To be fair, to each their own! Deal with it!

    Get your governments to fund for building stadiums and develop sports in your country. There is no point in expecting the rich neighbors to contribute towards cleaning up and decorating your lawn...

  • vishal on February 7, 2014, 17:51 GMT

    @talenthunters if India will be not in top league then who will bring in money? U?

  • Rob on February 7, 2014, 17:46 GMT

    H'mmm welcome to the real world all those who thought ICC was some Olympic grouping!!

    Cricket just like American football, basketball and baseball will follow the money! Why should they not? Has basketball really conquered the sports world?

    Cricket is NOT football or even RUGBY!! So get a grip!! Big three will have to spread tours around but as to rankings etc those will have the same significance as the US Baseball "World Series"......BUT, hopefully we'll see tiddlers getting a chance at the big shot!

  • Andrew on February 7, 2014, 16:57 GMT

    BCCI has already demonstrated last year that they will use tour leverage to fight personal battles, and try to force other countries to run their cricket the way BCCI prefers (and these proposals give them more leverage to do so). What happens when the next Haroon Lorgat is Sri Lankan or a New Zealander? How anyone on the ICC can believe that India would wield increased power in the interests of anyone but themselves and their often-personalized agendas is crazy.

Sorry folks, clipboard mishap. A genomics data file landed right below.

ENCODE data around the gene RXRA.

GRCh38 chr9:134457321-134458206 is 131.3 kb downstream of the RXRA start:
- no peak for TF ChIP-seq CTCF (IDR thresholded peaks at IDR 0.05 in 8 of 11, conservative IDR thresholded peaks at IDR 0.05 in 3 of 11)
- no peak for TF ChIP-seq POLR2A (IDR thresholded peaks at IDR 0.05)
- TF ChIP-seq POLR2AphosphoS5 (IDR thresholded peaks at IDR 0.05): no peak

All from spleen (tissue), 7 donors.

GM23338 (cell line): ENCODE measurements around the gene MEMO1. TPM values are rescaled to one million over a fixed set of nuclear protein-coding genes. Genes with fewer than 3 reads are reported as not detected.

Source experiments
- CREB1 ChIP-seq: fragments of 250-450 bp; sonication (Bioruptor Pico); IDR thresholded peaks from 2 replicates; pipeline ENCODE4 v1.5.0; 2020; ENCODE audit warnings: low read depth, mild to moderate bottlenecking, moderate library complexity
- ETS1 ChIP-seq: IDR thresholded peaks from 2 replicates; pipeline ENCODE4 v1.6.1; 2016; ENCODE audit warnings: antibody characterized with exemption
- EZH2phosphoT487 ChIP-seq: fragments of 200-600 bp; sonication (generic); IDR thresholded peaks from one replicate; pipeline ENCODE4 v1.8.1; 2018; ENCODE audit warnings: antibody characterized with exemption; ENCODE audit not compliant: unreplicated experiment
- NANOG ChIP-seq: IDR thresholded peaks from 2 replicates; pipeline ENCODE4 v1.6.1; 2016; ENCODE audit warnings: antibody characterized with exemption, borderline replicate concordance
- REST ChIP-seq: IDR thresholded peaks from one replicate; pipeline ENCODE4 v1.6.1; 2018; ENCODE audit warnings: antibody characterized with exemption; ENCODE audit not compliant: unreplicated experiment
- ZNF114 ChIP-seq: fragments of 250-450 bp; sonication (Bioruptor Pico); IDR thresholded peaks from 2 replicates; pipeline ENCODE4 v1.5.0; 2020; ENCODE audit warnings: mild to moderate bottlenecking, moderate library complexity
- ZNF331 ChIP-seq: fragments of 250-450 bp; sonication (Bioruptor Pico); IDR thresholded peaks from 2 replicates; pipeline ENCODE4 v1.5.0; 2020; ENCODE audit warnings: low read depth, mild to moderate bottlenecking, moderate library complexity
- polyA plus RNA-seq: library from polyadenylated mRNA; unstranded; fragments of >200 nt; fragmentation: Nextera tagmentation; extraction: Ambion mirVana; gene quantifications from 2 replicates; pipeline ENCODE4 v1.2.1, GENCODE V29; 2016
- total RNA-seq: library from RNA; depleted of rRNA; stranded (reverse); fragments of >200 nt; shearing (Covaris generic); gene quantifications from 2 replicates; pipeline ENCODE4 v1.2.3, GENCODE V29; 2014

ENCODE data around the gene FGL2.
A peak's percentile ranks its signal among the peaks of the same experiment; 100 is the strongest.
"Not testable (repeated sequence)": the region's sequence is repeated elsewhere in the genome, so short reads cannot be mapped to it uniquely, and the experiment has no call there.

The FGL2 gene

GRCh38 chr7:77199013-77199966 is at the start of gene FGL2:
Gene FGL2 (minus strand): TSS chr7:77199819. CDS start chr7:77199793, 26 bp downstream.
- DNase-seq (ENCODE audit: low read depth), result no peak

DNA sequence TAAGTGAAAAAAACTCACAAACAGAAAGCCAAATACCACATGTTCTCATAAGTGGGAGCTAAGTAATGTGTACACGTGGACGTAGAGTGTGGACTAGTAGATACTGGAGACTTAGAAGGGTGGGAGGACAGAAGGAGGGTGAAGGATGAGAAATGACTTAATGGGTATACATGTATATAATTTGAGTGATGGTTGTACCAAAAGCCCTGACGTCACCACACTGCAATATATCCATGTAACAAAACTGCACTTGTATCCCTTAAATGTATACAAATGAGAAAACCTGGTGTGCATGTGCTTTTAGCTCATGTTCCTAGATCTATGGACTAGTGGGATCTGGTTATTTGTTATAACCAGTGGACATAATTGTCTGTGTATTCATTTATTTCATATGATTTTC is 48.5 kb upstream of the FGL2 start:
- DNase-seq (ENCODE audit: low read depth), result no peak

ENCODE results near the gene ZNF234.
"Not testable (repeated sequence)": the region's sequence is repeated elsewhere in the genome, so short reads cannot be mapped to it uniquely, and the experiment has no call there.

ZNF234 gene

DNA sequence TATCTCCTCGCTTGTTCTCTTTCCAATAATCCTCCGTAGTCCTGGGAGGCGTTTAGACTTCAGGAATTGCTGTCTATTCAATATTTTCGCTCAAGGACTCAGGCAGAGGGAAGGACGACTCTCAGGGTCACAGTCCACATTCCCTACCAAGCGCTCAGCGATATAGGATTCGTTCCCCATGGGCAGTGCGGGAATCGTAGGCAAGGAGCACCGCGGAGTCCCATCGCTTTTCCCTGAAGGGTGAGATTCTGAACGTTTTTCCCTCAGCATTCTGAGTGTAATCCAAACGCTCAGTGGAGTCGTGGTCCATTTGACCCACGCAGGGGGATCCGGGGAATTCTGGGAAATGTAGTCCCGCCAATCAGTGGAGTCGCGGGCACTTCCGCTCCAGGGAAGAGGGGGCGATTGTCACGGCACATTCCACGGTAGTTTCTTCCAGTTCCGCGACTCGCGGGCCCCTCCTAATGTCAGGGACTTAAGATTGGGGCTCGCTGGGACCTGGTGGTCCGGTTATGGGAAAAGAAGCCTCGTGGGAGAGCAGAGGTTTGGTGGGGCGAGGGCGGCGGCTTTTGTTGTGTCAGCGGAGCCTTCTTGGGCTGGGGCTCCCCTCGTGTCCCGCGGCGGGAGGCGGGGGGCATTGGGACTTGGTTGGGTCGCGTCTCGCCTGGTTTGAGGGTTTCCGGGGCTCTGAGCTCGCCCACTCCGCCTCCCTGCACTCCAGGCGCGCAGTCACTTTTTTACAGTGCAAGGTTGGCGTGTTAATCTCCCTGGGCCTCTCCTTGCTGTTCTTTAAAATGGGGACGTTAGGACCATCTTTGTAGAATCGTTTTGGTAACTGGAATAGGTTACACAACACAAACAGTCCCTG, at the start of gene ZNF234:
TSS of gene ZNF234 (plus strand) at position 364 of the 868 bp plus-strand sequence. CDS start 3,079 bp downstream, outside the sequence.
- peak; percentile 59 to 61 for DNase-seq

• Sunil on February 7, 2014, 16:25 GMT

    @SZA_13: Does this 'Olympic charter' applicable only to India or to all countries?

    If NZ or SA Rugby unions do not lend their financial hands to uplift the Indian Rugby team, it makes no sense for BCCI to be unreasonably charitable towards them! How many times SA have invited Indian soccer (or Rugby) team for 'friendly' matches! Oh, yes! NEVER. Most countries in fact DEMAND cash payment to play in India. Is this part of charter? Sports spirit should be a two-way street. So far BCCI had been quite 'charitable' in its dealing with other cricketing nations, what has it earned it? Any gratitude from non-earning countries? Or even good words about BCCI? None.

    It would be foolhardy of highest order on BCCI's part if it agree to blackmail of 3 opposition boards. Controlling 'game of cricket' should NOT be India's business. But controlling Indian cricket is not only their business but also BCCI's right like everyone else!